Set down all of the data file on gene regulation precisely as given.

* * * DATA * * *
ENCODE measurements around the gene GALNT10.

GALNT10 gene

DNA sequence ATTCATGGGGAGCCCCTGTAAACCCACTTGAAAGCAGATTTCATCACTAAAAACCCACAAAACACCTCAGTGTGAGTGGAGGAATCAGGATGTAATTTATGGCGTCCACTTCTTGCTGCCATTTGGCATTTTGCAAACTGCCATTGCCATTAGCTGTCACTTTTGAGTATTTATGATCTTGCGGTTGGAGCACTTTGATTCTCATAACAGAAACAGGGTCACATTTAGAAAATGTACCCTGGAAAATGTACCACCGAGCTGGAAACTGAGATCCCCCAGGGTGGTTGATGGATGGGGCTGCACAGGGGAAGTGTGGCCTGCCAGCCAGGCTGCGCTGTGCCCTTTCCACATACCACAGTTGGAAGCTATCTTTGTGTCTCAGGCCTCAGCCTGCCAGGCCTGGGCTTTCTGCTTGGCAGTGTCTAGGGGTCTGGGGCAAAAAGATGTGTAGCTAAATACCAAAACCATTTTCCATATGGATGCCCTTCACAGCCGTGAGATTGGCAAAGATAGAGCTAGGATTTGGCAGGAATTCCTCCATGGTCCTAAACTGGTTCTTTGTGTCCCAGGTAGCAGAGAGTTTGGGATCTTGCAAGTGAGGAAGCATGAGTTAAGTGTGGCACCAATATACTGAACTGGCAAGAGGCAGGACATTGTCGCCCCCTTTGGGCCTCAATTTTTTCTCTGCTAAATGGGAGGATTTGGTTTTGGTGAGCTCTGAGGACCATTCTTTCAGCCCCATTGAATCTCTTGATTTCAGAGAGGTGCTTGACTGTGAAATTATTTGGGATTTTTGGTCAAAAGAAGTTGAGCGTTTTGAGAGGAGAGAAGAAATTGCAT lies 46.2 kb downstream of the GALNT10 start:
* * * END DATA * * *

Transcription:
ENCODE measurements around the gene GALNT10.

GALNT10 gene

DNA sequence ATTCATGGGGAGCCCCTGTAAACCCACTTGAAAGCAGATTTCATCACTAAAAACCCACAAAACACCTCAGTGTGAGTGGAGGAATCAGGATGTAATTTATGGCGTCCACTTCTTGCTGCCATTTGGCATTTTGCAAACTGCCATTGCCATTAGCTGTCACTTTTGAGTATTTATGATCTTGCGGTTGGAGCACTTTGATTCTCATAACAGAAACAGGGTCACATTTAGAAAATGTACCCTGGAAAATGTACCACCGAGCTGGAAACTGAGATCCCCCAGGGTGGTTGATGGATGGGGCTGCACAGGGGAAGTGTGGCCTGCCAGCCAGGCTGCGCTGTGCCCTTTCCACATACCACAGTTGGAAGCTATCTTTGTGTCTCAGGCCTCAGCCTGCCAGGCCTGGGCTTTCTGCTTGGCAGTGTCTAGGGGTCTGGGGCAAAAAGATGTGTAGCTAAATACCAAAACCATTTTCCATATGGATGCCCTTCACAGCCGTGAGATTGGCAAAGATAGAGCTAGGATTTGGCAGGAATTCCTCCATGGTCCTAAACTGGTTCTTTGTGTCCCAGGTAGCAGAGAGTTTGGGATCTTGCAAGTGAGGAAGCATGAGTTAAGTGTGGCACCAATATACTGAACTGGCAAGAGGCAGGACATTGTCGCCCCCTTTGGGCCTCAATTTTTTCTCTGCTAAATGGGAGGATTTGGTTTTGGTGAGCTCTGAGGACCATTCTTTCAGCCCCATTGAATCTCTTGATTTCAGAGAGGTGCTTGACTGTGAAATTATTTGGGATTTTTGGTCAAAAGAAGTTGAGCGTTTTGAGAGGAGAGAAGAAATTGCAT lies 46.2 kb downstream of the GALNT10 start: